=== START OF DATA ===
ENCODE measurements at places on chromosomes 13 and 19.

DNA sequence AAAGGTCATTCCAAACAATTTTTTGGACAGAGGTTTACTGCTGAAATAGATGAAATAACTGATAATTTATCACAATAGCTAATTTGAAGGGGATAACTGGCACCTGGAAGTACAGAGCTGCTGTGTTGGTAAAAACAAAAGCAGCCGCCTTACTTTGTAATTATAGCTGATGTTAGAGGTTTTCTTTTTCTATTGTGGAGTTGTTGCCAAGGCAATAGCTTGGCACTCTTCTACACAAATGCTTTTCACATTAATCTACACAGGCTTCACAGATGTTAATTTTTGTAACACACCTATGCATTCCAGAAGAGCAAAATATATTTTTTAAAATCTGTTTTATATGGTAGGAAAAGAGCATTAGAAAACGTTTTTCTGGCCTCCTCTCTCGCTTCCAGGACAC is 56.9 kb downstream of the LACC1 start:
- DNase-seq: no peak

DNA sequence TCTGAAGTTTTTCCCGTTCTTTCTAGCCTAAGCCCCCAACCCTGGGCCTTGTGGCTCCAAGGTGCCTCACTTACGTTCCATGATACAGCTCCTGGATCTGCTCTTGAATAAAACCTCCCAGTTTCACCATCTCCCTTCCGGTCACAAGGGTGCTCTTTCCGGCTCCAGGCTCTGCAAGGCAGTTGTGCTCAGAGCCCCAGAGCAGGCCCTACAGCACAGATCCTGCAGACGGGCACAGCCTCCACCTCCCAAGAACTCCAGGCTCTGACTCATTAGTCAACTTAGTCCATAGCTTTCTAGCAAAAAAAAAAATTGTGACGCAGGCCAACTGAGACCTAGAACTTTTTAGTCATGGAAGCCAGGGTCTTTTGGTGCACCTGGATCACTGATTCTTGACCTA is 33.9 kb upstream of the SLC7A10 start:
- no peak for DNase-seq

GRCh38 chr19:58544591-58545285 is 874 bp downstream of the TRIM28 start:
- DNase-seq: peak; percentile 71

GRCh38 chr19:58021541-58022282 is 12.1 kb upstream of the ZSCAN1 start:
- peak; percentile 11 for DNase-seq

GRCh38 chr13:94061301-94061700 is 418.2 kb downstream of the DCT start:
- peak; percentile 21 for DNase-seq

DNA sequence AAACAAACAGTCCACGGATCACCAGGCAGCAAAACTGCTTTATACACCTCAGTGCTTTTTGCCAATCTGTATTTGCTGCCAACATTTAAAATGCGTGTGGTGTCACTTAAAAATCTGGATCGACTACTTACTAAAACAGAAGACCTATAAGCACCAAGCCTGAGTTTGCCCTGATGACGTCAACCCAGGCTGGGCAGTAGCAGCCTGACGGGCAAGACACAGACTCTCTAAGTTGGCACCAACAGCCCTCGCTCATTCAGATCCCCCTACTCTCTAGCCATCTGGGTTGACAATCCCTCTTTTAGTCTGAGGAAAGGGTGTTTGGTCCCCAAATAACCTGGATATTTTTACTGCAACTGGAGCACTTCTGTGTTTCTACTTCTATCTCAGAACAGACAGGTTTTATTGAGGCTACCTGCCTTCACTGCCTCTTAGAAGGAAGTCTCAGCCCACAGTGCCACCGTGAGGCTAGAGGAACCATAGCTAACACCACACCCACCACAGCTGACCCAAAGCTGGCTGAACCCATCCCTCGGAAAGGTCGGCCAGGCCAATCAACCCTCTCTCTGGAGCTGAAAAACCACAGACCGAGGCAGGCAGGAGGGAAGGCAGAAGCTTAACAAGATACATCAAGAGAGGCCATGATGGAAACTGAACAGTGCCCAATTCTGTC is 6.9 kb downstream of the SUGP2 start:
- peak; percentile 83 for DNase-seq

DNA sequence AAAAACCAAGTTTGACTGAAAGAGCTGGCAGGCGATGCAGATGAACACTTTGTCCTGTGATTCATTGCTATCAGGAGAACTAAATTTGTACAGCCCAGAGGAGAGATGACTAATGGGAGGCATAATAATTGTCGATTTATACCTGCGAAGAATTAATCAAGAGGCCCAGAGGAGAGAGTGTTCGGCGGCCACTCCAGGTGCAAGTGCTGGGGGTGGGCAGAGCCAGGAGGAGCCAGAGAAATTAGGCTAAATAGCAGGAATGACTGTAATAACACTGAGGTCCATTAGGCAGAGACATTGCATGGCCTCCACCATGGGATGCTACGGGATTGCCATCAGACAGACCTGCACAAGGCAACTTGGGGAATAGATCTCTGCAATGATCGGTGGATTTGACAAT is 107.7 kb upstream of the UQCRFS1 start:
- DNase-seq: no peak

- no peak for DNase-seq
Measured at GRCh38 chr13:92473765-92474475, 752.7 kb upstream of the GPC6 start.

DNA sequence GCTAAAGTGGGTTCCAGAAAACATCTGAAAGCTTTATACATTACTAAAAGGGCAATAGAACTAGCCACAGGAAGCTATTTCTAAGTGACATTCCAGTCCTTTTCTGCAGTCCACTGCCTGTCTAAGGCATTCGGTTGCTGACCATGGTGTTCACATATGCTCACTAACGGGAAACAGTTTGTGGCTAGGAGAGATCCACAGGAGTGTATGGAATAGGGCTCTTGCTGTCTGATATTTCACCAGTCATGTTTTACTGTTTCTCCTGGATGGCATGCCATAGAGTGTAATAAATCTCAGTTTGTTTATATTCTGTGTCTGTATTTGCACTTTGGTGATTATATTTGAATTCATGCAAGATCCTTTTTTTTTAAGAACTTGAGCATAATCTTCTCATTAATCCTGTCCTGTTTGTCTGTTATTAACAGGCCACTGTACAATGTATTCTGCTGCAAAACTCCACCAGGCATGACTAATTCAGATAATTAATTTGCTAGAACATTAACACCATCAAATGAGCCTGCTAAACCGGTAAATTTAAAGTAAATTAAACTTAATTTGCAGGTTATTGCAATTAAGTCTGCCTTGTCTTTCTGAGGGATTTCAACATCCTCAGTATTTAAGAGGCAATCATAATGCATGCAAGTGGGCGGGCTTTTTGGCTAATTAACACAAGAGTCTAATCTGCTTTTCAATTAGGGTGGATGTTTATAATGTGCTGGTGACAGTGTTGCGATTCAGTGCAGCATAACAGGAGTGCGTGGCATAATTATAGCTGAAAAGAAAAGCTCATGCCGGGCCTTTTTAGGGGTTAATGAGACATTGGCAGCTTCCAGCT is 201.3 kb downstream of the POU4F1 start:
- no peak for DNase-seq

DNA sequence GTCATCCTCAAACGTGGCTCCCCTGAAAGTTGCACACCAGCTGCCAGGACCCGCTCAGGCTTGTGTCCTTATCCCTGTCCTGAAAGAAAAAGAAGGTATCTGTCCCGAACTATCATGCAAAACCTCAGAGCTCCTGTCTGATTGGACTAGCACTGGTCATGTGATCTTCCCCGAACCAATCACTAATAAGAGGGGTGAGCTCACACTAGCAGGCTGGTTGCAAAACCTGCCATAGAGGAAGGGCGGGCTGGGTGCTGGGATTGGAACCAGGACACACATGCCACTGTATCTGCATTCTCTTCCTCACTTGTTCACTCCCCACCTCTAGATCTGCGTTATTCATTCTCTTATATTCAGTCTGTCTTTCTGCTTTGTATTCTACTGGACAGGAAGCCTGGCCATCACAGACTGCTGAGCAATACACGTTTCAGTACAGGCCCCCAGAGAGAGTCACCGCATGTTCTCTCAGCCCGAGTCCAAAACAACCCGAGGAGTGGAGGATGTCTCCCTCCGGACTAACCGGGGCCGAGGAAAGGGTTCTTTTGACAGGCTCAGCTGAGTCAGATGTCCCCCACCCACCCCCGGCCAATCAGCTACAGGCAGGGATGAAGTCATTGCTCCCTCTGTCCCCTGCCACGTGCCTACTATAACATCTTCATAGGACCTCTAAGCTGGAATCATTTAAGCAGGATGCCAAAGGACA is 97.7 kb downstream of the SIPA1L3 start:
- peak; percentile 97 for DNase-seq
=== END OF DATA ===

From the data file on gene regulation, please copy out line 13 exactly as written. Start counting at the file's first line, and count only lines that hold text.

- peak; percentile 83 for DNase-seq